Are gophers farmers? This is a question you didn’t know had to be answered.

There are probably several things that come to mind when you think of farmers. To name a few: overalls, straw hats, tanned forearms; hay bales, tractors, seeds. All very farmer-friendly. What about fur, whiskers and big front teeth? Probably not.

But in a paper published Monday, researchers say maybe, just maybe, the southeast pocket gopher, a small burrowing rodent best known in many communities as a pest, could be considered a rudimentary type. of farmer. By digging long underground tunnels that promote plant growth and allow fairly easy root nibbling, these pocket gophers would be, as the article puts it, “the first farmed non-human mammal.”

“Because they provide and cultivate that optimal environment for growth – that’s what we think makes them farmers,” said Veronica Selden, who earned her bachelor’s degree in May from the University of Florida and led the research.

Francis E. Putz, a University of Florida biologist and co-author of the paper, said, “Agriculture is just another piece of the pocket gopher’s natural history.”

The species of the animal kingdom adopt an agricultural behavior. Some of the most advanced are ants and beetles that harvest mushrooms, weed, water, protect and plant crops. But answering that eternal question – Are they farmers? – can be difficult.

“I would simply define farming as anyone who has control of their land and can decide what they want to grow,” said Nezahualcoyotl Xiuhtecutli, general coordinator of the Farmworker Association of Florida, an organization that advocates for communities. agricultural workers in Florida. rural Florida. “We make a distinction between farmers and farm workers,” he added. “Farmers can make decisions for themselves.”

Free will probably cannot be attributed to pocket gophers. So not farmers in that sense.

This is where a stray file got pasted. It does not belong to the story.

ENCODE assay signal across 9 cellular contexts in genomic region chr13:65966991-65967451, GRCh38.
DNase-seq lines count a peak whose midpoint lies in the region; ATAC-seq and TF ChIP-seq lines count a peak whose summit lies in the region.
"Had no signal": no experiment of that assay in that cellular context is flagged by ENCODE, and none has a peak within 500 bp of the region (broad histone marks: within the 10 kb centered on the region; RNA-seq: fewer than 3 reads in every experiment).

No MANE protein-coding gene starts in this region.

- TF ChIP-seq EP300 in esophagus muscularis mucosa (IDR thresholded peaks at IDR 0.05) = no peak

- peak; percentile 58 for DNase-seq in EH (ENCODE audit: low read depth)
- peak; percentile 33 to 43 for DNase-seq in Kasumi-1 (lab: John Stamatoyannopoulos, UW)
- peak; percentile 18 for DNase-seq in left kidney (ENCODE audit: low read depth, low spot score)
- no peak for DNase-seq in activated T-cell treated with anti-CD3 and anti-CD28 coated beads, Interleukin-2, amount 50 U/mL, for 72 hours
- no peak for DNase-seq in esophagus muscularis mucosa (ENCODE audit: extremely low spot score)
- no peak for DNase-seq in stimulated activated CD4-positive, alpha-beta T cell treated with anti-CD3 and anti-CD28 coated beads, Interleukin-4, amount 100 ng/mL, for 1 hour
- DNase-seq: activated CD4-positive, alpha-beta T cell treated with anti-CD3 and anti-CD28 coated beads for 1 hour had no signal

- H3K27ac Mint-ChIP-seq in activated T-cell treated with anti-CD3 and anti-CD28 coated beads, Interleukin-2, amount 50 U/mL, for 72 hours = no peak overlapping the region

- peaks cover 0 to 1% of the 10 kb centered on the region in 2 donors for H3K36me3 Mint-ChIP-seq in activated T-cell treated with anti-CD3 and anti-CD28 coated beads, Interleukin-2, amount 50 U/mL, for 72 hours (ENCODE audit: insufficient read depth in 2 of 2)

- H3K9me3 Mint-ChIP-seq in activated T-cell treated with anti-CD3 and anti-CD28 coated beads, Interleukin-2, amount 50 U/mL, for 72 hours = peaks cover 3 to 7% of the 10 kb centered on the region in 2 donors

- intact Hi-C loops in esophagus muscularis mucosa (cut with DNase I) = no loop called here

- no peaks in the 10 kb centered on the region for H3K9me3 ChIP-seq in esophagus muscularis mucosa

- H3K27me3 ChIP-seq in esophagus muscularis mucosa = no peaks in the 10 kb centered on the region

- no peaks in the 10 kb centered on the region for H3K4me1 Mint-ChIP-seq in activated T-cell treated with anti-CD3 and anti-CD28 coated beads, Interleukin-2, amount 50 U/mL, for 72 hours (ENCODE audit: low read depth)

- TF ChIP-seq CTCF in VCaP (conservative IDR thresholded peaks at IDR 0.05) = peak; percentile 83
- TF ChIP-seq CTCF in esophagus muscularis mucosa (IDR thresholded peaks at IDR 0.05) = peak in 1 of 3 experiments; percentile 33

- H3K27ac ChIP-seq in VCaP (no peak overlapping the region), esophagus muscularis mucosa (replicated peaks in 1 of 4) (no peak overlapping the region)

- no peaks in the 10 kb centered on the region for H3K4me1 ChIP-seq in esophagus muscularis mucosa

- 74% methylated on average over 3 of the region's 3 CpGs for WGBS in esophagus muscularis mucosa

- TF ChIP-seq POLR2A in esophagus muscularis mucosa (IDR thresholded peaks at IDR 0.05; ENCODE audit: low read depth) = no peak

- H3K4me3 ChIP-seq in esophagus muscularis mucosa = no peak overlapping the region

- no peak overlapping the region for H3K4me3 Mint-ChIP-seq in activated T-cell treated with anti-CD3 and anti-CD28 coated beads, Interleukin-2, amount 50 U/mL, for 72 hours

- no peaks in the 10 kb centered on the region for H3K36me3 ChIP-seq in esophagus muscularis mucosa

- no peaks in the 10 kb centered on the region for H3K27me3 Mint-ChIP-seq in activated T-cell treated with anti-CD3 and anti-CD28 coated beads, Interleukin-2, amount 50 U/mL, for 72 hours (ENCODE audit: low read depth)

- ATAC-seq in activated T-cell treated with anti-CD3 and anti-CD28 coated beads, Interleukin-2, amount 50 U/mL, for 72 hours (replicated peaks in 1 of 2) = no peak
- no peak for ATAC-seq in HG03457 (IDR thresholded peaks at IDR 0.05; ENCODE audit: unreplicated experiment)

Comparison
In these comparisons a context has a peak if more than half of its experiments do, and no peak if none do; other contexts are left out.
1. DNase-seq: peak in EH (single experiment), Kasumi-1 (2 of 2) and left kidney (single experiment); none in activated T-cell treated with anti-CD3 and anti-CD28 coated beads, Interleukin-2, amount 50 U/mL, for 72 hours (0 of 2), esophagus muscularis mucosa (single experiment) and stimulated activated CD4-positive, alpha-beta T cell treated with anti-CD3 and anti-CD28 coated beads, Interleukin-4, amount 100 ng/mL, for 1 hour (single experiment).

“When it comes to qualifications, being a farmer is a pretty nebulous term,” said Kate Downes, outreach director for New York FarmNet, an organization that consults with farmers in the state. “We don’t have a hard and fast rule: if you identify yourself as a farmer, we’ll work with you. »

Pocket gophers don’t identify as farmers, so not farmers in that sense either.

When asked, the Florida Farm Bureau directed me to their guide to statutory exemptions and transportation laws for farming. “‘Agriculture’ means the science and art of producing plants and animals useful to man,” reads the first page of the document.

Are pocket gophers humans? Nope? Not the farmers.

How are pocket waffle farmers, then? Dr. Putz and Ms. Selden offer a two-part argument.

First, pocket gophers, which are solitary and spend most of their time underground, promote plant and root growth through their tunnels. By digging, rodents circulate air under the plants, increasing the oxygen in the soil. This activity helps the roots absorb more nutrients. The researchers also found that ground squirrels disperse their waste in their tunnels, which could help fertilize the soil.

Second, all that time pocket gophers spend underground is tiring. Digging one meter underground uses thousands of times more energy than walking the same distance. Dr. Putz and Ms. Selden wondered where all that energy came from.

By isolating a number of active tunnel systems, they found that the same burrowing activities that promoted plant growth allowed roots to grow directly out of the moist tunnels. The gophers regularly ate the ingrown roots, which could supply more than 20% of the animals’ daily caloric needs and compensate for some of the energy lost during the burrowing process.

The researchers also suggest that certain particularly dense root systems could provide the rest of the food for the animals. “I think one of the reasons they have these extremely long tunnels is that there are places in these systems that produce a lot of food,” Dr. Putz said.

JT Pynne, a biologist with the Georgia Wildlife Federation who specializes in studying southeast pocket gophers, said of their tunnel, “I think if we loosen the definition of agriculture, we can call it farming, but you’ll have to apply it. across the herbivore spectrum.

Dr. Pynne notes that the animal makes “better ground” with its tunnels and “builds its environment to improve its habitat”, but ultimately its behavior is not intentional enough to cultivate. “Based on all my experience, I don’t see them advanced enough,” said Dr. Pynne, who found that ground squirrels glow under ultraviolet light.

The authors of the article argue that “farmer” is a somewhat contrived concept. Neither of them seemed to want to choose this hill to die on. “We just thought the way they grow the roots in the tunnels is enough to count them as farmers,” Ms Selden said.

What was more important to them was learning another curious fact about how these animals fit into their ecosystem. “If you just type ‘pocket gophers’ online, most of the entries are about how to kill them,” Dr Putz said. “I think the first step to caring about nature is knowing something about it.”

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